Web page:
Ibn Battuta: The One-Person Play

Contributor: Brian Anthony. Lesson ID: 11329

"With age comes wisdom." With age come stories of times past, with lessons to learn for today! Create a one-person play about Ibn Battuta visiting today's world. Step into this world traveler's shoes!

categories

World

subject
History
learning style
Auditory, Visual
personality style
Otter, Golden Retriever
Grade Level
High School (9-12)
Lesson Type
Dig Deeper

Lesson Plan - Get It!

Audio:

One of the many important functions of aged people is to tell stories.

They are looking back over a rich lifetime of many experiences — some good, some not so good — many containing valuable lessons.

Write down your recollection of someone who has played that role in your life, a storyteller who related experiences full of lessons. Reflect on the following questions and discuss with a parent or teacher:

  • What stories do you remember from that person?
  • What ideas, values, and information did those stories communicate?
  • What role does storytelling play in human societies?

Ibn Battuta was a master storyteller.

In fact, most scholars believe he did not write the book, The Rihla, that is attributed to him. In all likelihood, he narrated his stories and recollections to a writer who put them to paper.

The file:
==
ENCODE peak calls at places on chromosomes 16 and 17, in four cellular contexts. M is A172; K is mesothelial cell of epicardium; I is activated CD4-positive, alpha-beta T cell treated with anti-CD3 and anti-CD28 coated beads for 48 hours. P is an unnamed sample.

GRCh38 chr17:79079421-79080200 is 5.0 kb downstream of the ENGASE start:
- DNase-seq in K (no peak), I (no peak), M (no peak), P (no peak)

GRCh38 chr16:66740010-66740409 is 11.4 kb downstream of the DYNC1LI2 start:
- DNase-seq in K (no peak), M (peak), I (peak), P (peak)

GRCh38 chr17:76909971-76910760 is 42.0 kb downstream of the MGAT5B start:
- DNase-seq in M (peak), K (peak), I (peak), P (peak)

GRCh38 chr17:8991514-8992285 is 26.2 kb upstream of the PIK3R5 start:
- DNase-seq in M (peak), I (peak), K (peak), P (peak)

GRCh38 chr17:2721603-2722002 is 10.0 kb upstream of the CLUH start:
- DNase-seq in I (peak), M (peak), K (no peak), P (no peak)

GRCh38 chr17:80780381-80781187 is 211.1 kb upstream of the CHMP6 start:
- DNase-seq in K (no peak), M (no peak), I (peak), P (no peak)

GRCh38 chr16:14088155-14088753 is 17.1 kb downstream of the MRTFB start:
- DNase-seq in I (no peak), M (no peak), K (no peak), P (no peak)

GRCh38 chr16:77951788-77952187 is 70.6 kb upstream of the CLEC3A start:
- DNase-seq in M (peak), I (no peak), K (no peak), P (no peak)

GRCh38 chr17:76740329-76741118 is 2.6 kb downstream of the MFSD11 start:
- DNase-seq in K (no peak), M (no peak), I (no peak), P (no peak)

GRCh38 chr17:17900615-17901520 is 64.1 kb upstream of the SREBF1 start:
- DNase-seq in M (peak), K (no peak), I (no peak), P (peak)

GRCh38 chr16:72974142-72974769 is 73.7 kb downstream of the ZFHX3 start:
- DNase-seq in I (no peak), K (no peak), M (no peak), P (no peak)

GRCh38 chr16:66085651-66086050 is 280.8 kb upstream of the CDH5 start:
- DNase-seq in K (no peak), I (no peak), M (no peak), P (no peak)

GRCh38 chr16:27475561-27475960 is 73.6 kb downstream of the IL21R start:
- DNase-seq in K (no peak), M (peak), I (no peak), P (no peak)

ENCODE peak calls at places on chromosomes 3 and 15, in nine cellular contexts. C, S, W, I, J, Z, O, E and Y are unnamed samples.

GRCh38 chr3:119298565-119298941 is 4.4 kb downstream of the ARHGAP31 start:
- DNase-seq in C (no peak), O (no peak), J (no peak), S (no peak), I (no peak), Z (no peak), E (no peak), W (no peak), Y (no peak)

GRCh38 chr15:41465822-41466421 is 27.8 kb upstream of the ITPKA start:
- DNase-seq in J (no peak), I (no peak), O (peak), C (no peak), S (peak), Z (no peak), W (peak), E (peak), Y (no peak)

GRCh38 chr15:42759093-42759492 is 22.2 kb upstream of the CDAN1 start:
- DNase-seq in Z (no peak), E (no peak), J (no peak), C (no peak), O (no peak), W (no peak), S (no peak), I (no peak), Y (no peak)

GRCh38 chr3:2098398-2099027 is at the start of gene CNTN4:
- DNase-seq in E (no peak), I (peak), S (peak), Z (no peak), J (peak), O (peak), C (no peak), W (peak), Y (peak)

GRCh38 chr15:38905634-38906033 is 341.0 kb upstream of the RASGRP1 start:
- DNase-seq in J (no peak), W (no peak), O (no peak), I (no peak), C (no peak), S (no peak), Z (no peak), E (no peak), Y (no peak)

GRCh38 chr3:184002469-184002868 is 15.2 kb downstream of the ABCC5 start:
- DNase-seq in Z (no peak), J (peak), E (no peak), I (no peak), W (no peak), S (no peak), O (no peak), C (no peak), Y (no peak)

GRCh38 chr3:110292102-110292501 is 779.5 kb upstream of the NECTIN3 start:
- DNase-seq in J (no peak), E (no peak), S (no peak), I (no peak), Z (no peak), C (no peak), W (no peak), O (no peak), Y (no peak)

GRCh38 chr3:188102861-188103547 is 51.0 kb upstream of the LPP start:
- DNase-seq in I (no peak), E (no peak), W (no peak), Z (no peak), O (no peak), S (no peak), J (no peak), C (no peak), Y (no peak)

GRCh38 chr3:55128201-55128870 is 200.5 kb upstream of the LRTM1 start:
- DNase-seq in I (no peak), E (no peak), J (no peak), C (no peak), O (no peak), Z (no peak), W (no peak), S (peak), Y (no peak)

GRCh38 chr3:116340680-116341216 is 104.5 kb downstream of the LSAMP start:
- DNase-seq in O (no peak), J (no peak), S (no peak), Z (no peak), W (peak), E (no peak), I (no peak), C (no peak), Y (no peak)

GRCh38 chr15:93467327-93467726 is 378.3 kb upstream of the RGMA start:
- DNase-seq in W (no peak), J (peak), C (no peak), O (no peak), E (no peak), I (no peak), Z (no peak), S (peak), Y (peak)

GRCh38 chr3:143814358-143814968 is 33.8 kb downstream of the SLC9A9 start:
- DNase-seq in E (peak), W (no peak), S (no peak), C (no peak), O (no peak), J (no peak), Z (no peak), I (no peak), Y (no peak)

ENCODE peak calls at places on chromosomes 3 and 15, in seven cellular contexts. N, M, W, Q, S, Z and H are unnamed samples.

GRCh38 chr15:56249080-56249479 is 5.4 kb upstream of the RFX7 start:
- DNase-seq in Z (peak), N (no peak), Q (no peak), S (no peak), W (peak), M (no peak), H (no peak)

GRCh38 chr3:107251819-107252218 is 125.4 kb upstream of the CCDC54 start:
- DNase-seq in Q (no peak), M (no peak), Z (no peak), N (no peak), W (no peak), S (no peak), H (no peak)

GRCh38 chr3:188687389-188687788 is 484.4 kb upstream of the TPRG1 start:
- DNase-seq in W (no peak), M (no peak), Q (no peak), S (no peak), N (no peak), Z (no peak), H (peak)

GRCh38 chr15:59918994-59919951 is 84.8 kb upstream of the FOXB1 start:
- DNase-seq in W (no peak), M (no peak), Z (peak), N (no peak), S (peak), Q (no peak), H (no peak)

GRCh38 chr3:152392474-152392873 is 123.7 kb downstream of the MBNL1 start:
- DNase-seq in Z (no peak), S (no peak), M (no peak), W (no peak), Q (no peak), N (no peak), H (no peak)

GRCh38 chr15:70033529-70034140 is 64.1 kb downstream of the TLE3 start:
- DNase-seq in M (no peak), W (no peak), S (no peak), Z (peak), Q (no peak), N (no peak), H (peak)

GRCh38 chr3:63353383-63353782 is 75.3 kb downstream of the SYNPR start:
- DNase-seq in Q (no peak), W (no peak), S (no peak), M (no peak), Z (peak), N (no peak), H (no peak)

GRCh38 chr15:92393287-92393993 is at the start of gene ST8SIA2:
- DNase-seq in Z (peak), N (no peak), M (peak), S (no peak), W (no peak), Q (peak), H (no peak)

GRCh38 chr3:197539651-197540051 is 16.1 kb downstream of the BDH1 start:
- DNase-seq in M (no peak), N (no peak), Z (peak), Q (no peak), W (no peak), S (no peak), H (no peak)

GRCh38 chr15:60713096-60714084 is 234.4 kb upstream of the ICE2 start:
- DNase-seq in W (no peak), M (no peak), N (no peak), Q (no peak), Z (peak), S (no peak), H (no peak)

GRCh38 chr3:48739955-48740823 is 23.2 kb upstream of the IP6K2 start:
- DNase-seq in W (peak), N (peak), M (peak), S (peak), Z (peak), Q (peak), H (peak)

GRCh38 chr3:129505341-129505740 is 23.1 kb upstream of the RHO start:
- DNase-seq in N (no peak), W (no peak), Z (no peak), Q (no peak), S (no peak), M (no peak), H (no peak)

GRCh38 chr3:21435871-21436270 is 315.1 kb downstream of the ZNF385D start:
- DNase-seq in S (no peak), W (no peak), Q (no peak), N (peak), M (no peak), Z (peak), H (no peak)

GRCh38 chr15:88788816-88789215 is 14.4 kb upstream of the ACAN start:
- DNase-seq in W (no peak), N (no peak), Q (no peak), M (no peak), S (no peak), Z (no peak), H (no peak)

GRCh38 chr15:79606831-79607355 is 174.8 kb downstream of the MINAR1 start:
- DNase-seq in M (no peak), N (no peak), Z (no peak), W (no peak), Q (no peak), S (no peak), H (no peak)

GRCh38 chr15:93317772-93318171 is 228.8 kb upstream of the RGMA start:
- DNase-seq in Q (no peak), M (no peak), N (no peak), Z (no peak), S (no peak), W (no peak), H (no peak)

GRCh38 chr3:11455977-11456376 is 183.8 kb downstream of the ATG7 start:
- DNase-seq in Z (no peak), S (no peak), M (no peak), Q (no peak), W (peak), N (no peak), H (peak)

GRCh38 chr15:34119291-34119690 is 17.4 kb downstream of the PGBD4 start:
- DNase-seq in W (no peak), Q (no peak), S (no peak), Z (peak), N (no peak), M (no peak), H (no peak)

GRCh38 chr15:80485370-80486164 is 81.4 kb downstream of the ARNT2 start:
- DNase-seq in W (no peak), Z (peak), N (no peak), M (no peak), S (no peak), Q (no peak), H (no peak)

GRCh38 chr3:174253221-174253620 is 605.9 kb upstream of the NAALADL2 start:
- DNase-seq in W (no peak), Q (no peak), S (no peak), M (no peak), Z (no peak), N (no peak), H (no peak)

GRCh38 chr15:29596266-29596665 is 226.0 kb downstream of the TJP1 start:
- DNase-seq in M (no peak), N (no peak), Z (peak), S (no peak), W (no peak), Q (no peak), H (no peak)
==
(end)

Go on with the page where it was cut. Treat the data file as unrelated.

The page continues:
If you missed or need to review the previous lessons in our The Journey of Ibn Battuta series, find them in the right-hand sidebar under Related Lessons.

Your task in this lesson is to bring Ibn Battuta (the man) to life by creating a one-person play. One-person plays are a light but powerful way of presenting a character. They often focus on just one character and his or her experiences, so are ideal for highlighting this great figure from history!

First, let's take a look at an example of a one-person play. This is about the famous and beloved 19th-century American writer, Mark Twain, author of Huckleberry Finn and other favorites. Watch the video, Citizen Twain starring Val Kilmer, at the Ryman Auditorium:

 

Now, reflect on the following questions and write:

  • What was the purpose of the story Twain told in this short excerpt?
  • What information or ideas do you get from the monologue about Twain's personal character?
  • What kind of story would Ibn Battuta tell if he were the subject of a one-person play like this?

In the Got It? section, you will revisit The Rihla at least one more time to collect information about Ibn Battuta — the historical figure and the character — to prepare for your theatrical debut!

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